In Vancouver this year the big, official opening of the Week of Prayer for Christian Unity will be a liturgy at Holy Rosary Cathedral, but the place where ecumenism has had its most enduring presence in Vancouver is in the drug-ravaged, desperately poor downtown east side, said Vancouver archdiocese ecumenical officer Fr. David Poirier.

“The churches down there work together, and always have,” he said. “There’s just so much poverty, and just so many problems to be faced. If you don’t work together you wind up working against each other, so there’s been a good working relationship between the pastors there.”

In Edmonton there’s that same link between ecumenism and social justice.

“There’s a concern very much in our city with homelessness,” said Virginia Sharek, ecumenical officer with the eparchy of Edmonton for Ukrainian Eastern Rite Catholics. The same people who work on ecumenism also collaborate on housing issues.

Money from the collection plate at Week of Prayer for Christian Unity liturgies goes to No Room In the Inn, the churches’ joint effort to house the growing population of homeless in Edmonton.

“The history of our place has been settlers of various traditions coming and building the place together,” said Julian Hammond, the archdiocese of Edmonton’s ecumenical officer. “It’s part of the ethos of where we live and what’s happened here historically.”

That sense of ecumenism wedded to the history of a place comes through in Saskatoon, perhaps the most ecumenical community in Canada, according to Prairie Centre for Ecumenism director Nicholas Jesson. Established at first as a Methodist Temperance colony, Saskatoon’s first settlers included a Catholic family and several other denominations who for the first 20 years all worshipped together in one church. Saskatchewan is the home of the Union Churches — Methodist, Congregationalist and Presbyterian — that went on to form the United Church of Canada. Fr. Bernard de Margerie has dedicated his ordained life, since 1958, to ecumenical work. Jesson says that older priests in the diocese call him Fr. Ecumenism.

De Margerie established the Prairie Centre for Ecumenism and has persuaded the leaders of six local churches (Roman Catholic, Ukrainian Greek Catholic, United, Presbyterian, Anglican and Lutheran) to meet every six weeks for prayer and study. That group has reached out further to maintain contacts with Orthodox, Mennonite, Evangelical, Alliance and Pentecostal groups.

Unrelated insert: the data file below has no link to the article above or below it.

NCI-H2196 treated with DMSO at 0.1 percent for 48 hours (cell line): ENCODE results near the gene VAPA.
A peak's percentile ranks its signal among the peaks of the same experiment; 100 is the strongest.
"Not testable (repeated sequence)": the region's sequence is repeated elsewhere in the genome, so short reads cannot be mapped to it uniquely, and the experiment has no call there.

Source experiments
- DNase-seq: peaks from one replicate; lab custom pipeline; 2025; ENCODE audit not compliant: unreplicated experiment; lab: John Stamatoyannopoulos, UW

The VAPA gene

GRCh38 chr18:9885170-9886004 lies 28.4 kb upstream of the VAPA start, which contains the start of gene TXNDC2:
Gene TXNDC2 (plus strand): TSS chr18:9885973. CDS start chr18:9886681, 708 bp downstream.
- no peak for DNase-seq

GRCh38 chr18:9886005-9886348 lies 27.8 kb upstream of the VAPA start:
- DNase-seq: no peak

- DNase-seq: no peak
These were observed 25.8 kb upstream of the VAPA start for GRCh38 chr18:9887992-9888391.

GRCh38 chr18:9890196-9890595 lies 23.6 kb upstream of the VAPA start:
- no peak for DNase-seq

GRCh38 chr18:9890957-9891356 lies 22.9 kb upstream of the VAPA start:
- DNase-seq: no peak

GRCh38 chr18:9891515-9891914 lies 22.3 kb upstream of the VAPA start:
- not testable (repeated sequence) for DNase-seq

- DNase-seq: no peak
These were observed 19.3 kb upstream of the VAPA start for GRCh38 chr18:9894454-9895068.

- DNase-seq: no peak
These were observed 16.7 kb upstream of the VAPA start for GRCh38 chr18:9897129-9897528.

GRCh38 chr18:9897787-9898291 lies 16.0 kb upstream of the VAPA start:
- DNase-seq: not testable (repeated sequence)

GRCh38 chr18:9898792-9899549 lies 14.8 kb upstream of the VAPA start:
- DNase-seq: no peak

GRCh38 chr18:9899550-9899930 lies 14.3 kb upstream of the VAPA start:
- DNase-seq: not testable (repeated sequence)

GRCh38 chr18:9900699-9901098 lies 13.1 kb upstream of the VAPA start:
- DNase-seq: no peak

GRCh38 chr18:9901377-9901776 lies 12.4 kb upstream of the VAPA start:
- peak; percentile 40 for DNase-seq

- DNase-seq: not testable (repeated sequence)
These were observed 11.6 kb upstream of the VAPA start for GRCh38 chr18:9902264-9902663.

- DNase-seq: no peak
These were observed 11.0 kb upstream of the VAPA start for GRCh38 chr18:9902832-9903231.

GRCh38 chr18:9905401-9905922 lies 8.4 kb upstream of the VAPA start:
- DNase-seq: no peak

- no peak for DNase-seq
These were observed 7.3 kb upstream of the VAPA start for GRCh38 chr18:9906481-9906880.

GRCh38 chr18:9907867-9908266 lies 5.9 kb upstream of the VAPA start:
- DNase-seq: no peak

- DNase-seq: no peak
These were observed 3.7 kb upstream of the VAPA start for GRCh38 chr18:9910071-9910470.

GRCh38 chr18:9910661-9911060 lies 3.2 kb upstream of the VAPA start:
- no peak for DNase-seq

In Saskatoon, the 100th year of formal prayer for Christian unity is just business as usual — including a sacred music festival, a jazz service, a Taizé service, a youth service, a healing service and a Gen-X service.

In Winnipeg the Week of Prayer for Christian Unity is part of the cultural life of the city, and is presented as a Festival of Prayer —  a natural parallel with the city’s famous Folk Festival, its Writers Festival, the bilingual Festival du Voyageur, the Comedy Festival, Jazz Festival and others.

In Toronto Archbishop Thomas Collins will kick off the Week of Prayer at St. Paul’s Basilica, the corner of Power and Queen Streets, the site where Protestants and Catholics came together in 1847 to aid 38,000 Irish refugees who landed in Toronto that summer.

The idea that ecumenism is stalled or insignificant doesn’t really hold up, said MacPherson.

“It’s been a transformation in relationships that has taken place between Catholics and Protestants,” he said.

“Those who know the past appreciate the significance of the present.”

Posted: Jan. 11, 2008 • Permanent link: ecumenism.net/?p=404
Categories: Catholic RegisterIn this article: WPCU
Transmis : 11 janv. 2008 • Lien permanente : ecumenism.net/?p=404
Catégorie : Catholic RegisterDans cet article : WPCU